Presented by the Anchorage Museum
Of the five human senses, the one you probably expect to use at a museum is sight. From history to science to art, contemporary sculpture to ancient artifacts, a trip to a museum is often a primarily visual experience.
So when the Anchorage Museum set out to explore the sounds of the circumpolar north, the curators knew they were going to have to think very differently about how patrons would experience an exhibition that has no visual components.
“Listen Up: Northern Soundscapes,” currently on view at the Anchorage Museum, relies entirely on sound and music to explore creative life in the north -- and bringing it to life meant thinking outside the box.
What is a soundscape?
In 2017, the museum deployed five audio recorders to spots across the state, one each in Anchorage, Nenana, Nuiqsuit, Sitka and Soldotna. All day, every day since then, these devices have recorded the sounds around them, collecting “soundscapes” from each place.
If a landscape is a wide view of a place -- its layout, shapes, colors and features -- a soundscape is the same idea, except that the “picture” is auditory, not visual. A soundscape is a collection of sounds heard in a specific place -- the ambient noise that you might (or might not) notice while standing in that spot. The soundscape for the museum’s Anchorage recorder, for example, tells the story of its location along a trail near the South Anchorage High School playing fields, punctuated by the sounds of dogs, ravens, quiet recreation and distant vehicle traffic.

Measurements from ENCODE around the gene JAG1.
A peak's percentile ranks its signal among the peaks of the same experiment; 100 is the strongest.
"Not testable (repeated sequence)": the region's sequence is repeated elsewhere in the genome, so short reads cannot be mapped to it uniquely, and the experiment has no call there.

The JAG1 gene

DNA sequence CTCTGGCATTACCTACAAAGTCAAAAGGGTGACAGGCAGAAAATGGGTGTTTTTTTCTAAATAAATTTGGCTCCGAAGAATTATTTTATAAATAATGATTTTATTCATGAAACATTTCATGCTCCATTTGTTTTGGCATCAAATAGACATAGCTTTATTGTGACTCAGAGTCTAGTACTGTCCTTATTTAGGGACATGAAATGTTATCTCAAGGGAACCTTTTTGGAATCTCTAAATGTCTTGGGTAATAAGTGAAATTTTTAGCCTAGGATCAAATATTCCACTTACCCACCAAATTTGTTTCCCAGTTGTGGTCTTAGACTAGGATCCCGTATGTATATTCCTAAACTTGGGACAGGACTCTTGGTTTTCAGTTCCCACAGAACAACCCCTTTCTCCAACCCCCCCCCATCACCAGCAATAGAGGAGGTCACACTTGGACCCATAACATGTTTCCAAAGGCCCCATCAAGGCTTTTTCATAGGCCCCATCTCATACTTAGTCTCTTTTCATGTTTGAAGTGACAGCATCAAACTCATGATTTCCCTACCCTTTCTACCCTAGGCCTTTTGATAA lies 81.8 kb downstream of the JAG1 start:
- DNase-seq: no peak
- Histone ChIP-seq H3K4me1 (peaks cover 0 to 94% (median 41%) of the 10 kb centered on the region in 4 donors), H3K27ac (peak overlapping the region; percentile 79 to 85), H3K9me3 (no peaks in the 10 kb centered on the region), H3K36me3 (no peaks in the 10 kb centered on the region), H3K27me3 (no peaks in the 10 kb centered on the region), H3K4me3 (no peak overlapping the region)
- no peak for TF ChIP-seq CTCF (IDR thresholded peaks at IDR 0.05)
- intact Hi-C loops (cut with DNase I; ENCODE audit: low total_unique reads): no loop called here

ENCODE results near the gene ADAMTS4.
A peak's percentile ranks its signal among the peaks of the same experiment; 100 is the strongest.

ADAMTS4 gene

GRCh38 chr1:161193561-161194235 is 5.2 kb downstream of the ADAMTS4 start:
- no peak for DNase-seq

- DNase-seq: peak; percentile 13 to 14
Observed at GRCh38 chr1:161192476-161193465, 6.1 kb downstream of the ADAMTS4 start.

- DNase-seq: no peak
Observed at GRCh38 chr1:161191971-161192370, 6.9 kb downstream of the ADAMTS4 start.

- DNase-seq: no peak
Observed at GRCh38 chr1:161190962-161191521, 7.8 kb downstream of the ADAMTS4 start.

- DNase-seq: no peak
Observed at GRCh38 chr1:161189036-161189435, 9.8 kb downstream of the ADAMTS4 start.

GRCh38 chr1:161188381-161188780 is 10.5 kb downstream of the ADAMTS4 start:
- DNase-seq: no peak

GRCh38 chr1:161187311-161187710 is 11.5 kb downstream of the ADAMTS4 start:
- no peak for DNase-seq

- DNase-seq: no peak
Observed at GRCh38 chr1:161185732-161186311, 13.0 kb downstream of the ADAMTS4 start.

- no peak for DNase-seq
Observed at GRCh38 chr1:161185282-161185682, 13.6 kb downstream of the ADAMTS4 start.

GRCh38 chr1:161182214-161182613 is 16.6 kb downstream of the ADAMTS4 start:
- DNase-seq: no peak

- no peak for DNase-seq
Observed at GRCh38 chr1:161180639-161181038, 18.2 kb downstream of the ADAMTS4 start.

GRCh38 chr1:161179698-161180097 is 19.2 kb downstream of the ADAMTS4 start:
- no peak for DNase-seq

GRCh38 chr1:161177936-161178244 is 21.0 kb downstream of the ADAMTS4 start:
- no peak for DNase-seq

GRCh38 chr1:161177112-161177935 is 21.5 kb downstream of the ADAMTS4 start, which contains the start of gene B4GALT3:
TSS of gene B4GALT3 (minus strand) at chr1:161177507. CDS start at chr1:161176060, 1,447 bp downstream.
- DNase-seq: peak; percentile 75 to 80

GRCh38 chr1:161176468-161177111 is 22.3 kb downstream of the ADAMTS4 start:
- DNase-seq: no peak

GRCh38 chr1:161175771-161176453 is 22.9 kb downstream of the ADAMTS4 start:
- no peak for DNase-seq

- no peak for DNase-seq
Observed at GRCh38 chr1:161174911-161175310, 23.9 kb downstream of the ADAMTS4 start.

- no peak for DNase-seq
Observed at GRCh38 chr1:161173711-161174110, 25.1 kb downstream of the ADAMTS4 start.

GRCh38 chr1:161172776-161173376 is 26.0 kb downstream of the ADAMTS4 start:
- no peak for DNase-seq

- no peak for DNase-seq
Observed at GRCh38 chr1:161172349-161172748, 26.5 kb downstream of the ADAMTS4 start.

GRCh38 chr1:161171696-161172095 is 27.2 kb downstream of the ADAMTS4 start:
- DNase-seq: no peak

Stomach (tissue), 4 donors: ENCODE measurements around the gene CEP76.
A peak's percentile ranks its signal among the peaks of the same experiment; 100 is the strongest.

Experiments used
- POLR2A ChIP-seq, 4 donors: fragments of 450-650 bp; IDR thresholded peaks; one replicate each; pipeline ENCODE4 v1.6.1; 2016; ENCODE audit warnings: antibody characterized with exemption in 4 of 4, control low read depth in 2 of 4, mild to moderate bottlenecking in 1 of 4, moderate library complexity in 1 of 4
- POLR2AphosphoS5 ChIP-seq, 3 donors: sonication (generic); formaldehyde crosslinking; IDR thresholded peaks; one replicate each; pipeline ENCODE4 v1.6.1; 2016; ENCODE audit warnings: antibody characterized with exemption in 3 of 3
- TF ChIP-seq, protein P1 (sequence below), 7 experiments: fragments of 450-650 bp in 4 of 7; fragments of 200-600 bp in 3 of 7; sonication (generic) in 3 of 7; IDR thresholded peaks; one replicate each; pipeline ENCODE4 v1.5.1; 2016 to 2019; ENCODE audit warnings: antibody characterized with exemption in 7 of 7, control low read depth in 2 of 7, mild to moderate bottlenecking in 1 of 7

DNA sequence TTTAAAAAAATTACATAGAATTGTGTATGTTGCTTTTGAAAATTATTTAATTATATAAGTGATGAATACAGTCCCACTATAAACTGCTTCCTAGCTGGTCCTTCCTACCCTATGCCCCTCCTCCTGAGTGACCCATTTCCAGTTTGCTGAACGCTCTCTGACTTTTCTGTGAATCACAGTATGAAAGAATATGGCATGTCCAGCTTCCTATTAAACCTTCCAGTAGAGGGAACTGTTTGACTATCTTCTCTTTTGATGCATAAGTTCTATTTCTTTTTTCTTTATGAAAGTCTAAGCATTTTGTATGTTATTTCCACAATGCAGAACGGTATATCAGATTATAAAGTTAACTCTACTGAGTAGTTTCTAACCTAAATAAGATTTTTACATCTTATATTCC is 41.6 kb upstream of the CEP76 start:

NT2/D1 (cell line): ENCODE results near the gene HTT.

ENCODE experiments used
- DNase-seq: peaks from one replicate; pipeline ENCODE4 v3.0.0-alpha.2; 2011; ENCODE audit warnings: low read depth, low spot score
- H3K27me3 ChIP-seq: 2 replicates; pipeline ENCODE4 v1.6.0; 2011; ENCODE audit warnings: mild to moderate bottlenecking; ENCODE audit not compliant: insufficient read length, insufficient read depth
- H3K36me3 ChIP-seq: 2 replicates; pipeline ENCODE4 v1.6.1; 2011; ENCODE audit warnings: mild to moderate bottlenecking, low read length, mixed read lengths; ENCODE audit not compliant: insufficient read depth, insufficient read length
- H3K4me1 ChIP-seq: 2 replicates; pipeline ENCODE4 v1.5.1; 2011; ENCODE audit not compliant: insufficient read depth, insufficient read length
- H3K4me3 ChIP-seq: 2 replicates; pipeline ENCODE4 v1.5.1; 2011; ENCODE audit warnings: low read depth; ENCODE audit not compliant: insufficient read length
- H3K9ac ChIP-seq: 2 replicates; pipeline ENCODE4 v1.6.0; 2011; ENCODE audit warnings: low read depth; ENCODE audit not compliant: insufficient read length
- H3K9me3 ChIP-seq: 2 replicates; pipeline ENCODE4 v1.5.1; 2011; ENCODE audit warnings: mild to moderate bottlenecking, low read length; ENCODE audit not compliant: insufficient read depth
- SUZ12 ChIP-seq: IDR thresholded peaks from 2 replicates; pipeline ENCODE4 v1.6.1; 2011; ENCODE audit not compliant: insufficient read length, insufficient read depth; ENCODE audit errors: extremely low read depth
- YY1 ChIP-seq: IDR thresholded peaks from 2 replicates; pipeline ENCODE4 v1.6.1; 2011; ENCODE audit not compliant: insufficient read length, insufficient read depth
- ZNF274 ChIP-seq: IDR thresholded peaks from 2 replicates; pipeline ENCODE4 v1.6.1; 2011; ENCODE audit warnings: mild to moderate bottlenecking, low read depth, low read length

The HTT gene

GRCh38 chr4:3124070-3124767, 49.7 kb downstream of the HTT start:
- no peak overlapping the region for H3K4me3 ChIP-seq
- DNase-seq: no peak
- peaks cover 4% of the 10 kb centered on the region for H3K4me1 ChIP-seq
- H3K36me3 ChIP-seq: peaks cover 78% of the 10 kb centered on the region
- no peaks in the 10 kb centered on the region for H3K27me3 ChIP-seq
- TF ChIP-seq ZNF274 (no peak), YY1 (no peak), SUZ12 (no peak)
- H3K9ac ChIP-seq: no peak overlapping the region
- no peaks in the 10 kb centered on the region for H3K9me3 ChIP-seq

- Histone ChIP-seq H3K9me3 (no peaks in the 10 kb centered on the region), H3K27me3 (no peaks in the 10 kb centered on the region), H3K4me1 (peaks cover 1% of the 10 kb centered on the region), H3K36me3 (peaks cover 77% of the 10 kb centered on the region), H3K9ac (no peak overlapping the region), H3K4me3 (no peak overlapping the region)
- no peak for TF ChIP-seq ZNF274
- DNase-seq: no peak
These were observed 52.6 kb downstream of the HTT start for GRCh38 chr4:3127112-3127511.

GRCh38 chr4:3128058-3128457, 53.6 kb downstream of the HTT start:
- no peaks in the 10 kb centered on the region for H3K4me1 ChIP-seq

The recordings in the museum’s database are being collected as part of an effort in soundscape ecology, which is used by scientists to understand what’s happening in an environment in ways that may not be visually observed. Each of the recording sites is maintained in partnership with a public school where students have the opportunity to explore questions about their environment through the soundscapes they collect.
“It’s terabytes and terabytes of data,” said Hollis Mickey, chief learning and access officer at the Anchorage Museum. “If you want to hear 24 hours of May 21, 2019, we’ve got that for you. We also thought it would be really exciting to invite artists to engage with it.”
That was the genesis of “Listen Up,” which opened in April. Mickey approached 10 different artists to create works responding to selections from the museum’s soundscape collection. The curators selected a one-minute clip from each location, all of them recorded at 9 a.m., and invited two artists to respond to each clip -- with no rules or guidelines. The responding artists represent a cross section of names from across the circumpolar north. Some are familiar to Alaskans (tribal funk group Pamyua, for example) while others are better known in places like Russia or Scandinavia. Others have global ties, like Alex Somers, an American who collaborates with his partner Jónsi, lead vocalist from the Icelandic music group Sigur Rós.